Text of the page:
Just when you thought it was safe to buy BPA-free sippy cups and bottles, along comes a study that says the alternative could be just as bad—or worse.
After Michael Green, executive director for the Center for Environmental Health and a father, suspected that BPA-free plastic sippy cups were still at risk for leaking synthetic estrogens from other harmful ingredients, he decided to find out more.
After all, Green has a young daughter who, at the time, preferred her plastic sippy cups to the stainless steel ones her father offered, according to an article in Mother Jones.
Bisphenol A (BPA) is a plastic additive that mimics the hormone estrogen and has been linked to health problems such as cancer and infertility. While a U.S. Food and Drug Administration study says that BPA has no effect in small doses, many companies have banned BPA from kid-friendly items such as sippy cups and bottles. It has been replaced, however, with ingredients that "may be leaching just as much synthetic estrogen," writes UPI.
That's why Green shipped 18 different BPA-free sippy cups, including his daughter's, to a lab in Austin, Texas, which found that more than a quarter of them, including his daughter's, "came back positive for estrogenic activity," according to Mother Jones.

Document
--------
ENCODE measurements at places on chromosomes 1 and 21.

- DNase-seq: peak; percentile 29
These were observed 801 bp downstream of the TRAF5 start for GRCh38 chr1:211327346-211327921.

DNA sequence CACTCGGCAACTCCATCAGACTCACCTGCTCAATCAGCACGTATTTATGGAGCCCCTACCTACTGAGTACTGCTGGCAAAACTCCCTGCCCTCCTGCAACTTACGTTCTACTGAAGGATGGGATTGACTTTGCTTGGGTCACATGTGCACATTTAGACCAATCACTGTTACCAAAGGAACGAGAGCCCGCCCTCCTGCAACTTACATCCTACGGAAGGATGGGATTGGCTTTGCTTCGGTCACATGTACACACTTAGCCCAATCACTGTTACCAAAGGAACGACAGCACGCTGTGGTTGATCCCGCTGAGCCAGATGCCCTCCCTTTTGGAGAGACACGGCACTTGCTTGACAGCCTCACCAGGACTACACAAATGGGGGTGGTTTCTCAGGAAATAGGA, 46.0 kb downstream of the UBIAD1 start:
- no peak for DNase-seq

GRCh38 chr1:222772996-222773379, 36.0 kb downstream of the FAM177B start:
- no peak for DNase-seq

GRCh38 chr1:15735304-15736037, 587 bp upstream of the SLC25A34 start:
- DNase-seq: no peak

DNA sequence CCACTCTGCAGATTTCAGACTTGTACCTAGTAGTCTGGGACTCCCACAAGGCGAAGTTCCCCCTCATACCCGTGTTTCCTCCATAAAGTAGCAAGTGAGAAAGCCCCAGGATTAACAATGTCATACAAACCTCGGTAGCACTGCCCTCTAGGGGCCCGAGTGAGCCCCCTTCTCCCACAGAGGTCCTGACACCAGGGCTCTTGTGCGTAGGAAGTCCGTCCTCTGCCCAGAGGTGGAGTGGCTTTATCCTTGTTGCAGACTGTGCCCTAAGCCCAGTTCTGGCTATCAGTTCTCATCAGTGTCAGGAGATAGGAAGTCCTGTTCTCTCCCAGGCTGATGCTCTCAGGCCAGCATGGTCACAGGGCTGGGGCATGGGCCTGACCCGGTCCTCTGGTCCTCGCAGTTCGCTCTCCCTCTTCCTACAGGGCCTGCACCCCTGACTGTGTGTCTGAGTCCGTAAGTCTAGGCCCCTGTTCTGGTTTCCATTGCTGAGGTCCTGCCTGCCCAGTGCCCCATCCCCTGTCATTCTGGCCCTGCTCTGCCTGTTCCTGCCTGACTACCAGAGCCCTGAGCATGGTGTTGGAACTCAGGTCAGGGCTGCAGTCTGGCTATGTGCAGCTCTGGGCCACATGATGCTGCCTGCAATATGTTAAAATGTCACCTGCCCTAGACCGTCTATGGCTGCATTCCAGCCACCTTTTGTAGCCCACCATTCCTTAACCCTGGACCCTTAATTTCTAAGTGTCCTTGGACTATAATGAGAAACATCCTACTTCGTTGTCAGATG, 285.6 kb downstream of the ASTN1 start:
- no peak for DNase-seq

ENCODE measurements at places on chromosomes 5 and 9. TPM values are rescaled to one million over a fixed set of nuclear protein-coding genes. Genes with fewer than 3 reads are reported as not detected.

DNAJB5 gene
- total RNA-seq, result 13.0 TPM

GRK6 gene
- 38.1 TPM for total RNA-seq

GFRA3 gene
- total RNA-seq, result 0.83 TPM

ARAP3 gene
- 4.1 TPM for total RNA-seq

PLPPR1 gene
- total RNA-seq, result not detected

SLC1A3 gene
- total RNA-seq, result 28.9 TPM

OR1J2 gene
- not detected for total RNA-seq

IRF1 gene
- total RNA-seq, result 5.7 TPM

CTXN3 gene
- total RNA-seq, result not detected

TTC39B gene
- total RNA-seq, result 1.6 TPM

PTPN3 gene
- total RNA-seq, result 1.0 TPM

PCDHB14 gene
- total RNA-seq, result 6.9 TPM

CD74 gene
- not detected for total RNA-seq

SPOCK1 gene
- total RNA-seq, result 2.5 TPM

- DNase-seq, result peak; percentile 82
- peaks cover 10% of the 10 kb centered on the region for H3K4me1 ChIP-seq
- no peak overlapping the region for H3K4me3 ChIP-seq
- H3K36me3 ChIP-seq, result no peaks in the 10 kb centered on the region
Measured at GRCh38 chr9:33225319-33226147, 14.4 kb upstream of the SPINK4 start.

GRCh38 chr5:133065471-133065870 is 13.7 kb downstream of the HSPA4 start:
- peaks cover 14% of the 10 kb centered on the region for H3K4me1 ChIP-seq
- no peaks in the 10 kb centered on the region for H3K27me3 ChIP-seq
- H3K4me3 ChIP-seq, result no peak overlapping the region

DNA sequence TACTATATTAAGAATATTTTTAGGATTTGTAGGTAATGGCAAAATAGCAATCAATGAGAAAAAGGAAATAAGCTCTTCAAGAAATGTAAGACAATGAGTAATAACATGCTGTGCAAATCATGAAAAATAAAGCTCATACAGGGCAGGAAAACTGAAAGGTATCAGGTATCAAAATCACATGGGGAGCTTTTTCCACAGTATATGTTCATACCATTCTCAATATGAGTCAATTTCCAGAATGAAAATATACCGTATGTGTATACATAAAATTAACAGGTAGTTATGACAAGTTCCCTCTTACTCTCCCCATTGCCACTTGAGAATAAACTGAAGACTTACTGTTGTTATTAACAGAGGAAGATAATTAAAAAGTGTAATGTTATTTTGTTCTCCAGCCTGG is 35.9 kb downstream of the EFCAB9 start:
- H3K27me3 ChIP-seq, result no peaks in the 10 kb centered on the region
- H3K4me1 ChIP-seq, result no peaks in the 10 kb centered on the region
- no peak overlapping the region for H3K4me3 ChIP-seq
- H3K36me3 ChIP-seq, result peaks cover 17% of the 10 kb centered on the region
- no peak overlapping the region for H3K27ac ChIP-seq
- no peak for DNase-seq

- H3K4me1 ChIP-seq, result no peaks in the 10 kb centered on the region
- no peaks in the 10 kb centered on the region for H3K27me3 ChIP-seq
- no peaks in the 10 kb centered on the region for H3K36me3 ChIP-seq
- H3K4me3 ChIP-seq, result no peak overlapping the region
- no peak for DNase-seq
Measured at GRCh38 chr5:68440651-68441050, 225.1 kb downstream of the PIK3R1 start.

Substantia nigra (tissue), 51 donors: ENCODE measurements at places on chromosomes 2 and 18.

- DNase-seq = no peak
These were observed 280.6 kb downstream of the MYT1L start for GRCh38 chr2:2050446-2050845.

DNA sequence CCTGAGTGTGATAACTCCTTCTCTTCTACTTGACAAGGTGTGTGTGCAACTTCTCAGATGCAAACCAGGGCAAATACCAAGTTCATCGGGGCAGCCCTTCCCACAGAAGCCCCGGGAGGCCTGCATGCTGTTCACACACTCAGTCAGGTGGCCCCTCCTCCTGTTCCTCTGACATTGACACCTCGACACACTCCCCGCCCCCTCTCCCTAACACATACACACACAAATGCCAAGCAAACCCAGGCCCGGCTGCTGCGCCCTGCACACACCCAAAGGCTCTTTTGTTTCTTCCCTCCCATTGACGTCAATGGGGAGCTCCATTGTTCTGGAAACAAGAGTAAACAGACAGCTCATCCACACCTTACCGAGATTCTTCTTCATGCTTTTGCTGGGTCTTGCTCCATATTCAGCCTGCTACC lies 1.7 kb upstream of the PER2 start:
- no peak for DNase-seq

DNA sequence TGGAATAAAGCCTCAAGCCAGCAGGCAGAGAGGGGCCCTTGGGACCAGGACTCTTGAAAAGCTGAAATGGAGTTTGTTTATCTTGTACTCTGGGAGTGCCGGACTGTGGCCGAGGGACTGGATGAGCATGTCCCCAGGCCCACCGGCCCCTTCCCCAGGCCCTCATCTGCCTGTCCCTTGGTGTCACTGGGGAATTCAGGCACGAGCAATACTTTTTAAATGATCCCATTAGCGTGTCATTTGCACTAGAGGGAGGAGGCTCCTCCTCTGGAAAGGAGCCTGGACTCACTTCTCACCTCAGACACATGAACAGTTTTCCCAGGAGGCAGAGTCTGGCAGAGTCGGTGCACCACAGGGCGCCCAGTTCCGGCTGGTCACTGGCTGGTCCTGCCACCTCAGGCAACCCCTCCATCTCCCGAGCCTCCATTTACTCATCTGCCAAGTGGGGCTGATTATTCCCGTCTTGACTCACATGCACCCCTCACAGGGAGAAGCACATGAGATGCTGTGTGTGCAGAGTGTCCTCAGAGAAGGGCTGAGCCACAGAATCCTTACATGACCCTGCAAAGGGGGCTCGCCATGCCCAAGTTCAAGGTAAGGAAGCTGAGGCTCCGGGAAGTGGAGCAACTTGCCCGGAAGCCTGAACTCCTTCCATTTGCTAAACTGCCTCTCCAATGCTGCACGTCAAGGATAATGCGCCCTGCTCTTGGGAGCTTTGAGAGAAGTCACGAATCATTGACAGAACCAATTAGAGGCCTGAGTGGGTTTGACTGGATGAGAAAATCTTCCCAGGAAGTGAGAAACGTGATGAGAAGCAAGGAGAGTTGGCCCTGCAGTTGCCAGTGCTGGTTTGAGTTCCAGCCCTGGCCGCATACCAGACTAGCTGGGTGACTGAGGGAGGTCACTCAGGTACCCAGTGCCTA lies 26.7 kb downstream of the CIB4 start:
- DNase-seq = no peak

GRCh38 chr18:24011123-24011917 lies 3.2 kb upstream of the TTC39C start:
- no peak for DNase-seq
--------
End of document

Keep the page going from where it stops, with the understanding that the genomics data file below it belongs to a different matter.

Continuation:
George Bittner, the founder that lab, CertiChem, co-authored a paper in the journal Environmental Health Perspectives in 2011, saying, "'almost all' commercially available plastics that were tested leached synthetic estrogens—even when they weren't exposed to conditions known to unlock potentially harmful chemicals, such as the heat of a microwave, the steam of a dishwasher, or the sun's ultraviolet rays," Mother Jones reports.
One ingredient that has come under scrutiny is Tritan, whose main ingredient is triphenyl phosphate, or TPP. One study, according to the site, suggested that this new BPA replacement ingredient was more "estrogenic than BPA."
Looks like we might be looking into more stainless steel sippy cups and glass bottles.